An object on the Moon would weigh less than it would on Earth because of the lower gravity, but it would still have the same mass.
Because the mass beneath your feet would be lower.
Show your math please.
A mountain at 42,164bkm would have the peak in geosynchronous orbit. http://en.wikipedia.org/wiki/G...
The moon is 384,000 km up and even it has to maintain an orbital velocity considerably faster than a jumping person to avoid falling to Earth.
But if someone built a tower 384,000 km high, it would travel faster than the moon. And if you jumped off that tower, you'd also never reach the ground.
Belligerent? Are you sure you know what that word means?
http://dictionary.reference.co... "given to waging war." Synonyms: combative, quarrelsome (others trimmed)
UDP and TCP are completely different protocols,
Good so far
and the only thing they really have in common is that they are (usually) built on IP (the "IP" in TCP/IP and UDP/IP).
http://en.wikipedia.org/wiki/Internet_protocol_suite The Internet Protocol Suite is called TCP/IP. UDP is a subset of The Internet Protocol Suite. Thus, UDP is a subset of TCP/IP. There is no UDP/IP. That's a typo of TCP/IP or UDP.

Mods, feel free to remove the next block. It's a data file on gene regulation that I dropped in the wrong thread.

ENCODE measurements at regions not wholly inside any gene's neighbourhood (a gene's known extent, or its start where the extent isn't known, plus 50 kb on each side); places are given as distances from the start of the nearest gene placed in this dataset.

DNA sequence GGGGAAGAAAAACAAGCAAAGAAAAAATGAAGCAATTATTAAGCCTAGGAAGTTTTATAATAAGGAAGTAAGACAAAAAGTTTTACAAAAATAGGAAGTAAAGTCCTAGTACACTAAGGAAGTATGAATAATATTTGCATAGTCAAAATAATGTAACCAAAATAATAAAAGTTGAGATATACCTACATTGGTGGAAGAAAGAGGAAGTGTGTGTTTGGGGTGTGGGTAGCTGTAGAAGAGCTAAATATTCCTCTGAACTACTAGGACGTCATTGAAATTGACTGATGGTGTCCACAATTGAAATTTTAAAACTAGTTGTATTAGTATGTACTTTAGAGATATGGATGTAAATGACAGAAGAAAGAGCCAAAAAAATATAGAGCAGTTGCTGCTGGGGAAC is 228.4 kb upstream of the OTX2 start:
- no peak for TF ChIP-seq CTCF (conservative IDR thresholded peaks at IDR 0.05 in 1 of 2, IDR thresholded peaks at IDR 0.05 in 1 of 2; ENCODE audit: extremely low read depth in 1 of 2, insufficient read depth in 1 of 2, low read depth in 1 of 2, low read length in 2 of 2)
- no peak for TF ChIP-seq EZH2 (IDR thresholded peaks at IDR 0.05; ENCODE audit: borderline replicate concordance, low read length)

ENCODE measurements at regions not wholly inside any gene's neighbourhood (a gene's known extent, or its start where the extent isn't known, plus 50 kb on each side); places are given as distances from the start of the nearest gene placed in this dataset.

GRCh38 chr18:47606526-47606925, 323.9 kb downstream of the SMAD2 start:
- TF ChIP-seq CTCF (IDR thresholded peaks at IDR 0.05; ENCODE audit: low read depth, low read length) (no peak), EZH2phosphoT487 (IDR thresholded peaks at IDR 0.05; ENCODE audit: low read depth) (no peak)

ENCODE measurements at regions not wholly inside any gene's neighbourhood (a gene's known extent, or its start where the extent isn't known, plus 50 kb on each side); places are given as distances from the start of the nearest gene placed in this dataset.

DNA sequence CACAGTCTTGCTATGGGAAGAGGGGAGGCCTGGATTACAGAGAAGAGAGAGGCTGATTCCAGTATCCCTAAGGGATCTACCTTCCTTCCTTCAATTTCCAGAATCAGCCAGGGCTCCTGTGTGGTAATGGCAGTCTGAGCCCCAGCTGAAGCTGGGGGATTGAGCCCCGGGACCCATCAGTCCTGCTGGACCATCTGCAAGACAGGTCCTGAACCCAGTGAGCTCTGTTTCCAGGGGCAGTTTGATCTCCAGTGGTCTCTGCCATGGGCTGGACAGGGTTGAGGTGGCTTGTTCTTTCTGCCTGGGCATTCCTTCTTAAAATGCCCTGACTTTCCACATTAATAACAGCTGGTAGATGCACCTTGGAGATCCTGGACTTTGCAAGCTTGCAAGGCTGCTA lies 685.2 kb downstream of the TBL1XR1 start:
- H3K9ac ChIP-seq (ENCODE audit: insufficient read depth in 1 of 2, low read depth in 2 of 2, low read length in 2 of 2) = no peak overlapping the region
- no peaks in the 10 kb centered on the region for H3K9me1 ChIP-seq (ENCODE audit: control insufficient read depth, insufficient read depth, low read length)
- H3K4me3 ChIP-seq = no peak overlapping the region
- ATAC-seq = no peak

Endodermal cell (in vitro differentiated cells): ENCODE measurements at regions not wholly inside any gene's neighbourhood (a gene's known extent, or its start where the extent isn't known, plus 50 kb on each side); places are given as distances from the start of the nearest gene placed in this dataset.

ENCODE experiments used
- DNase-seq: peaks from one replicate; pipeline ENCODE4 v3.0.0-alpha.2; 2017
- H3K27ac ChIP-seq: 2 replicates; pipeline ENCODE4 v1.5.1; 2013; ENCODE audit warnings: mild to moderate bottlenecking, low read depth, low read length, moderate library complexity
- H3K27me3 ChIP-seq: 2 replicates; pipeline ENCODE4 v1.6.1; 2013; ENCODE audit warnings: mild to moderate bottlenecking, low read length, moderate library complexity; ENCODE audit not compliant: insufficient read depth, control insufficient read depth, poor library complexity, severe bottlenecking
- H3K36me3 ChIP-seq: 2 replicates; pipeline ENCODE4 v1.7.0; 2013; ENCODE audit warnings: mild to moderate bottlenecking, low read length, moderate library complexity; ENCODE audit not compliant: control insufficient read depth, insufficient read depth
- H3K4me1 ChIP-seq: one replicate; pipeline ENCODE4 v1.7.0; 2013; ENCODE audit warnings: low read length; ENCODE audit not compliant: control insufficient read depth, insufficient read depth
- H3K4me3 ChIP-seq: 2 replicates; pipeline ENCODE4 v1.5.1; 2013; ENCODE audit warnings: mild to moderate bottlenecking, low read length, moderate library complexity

You are just making it clear you don't know what TCP/IP means, or belligerent, for that matter. You are being deliberately contentious. You are ignoring cites that support my position, and can present none that support yours.
Traditionally, netbooks are x86 based.
Traditionally, they also aren't running a full OS. Chromebook is a netbook. Windows 8 running on a small laptop isn't a netbook.
Perhaps you're confused with tablets.
Nope. My phone has more cores, more RAM, and more software options than the last "netbook" I saw (a recent HP chromebook). Setting a phone on my desk, connecting HDMI to it, and a bluetooth mouse and keyboard, and it'll out-perform the netbook. The reason they don't compare is that the netbook comes with the larger screen, and can't make calls.
UDP is a subset of TCP/IP.
That you don't know what TCP/IP is is a separate issue. Try learning something, rather than accusing everyone else of being wrong, when you don't know what you are talking about. You once heard TCP and UDP are different. I understand. But you don't know what TCP/IP is. Learn that before you make a fool of yourself. Oops, too late.
UDP isn't TCP, but UDP is one of the many protocols in the TCP/IP suite.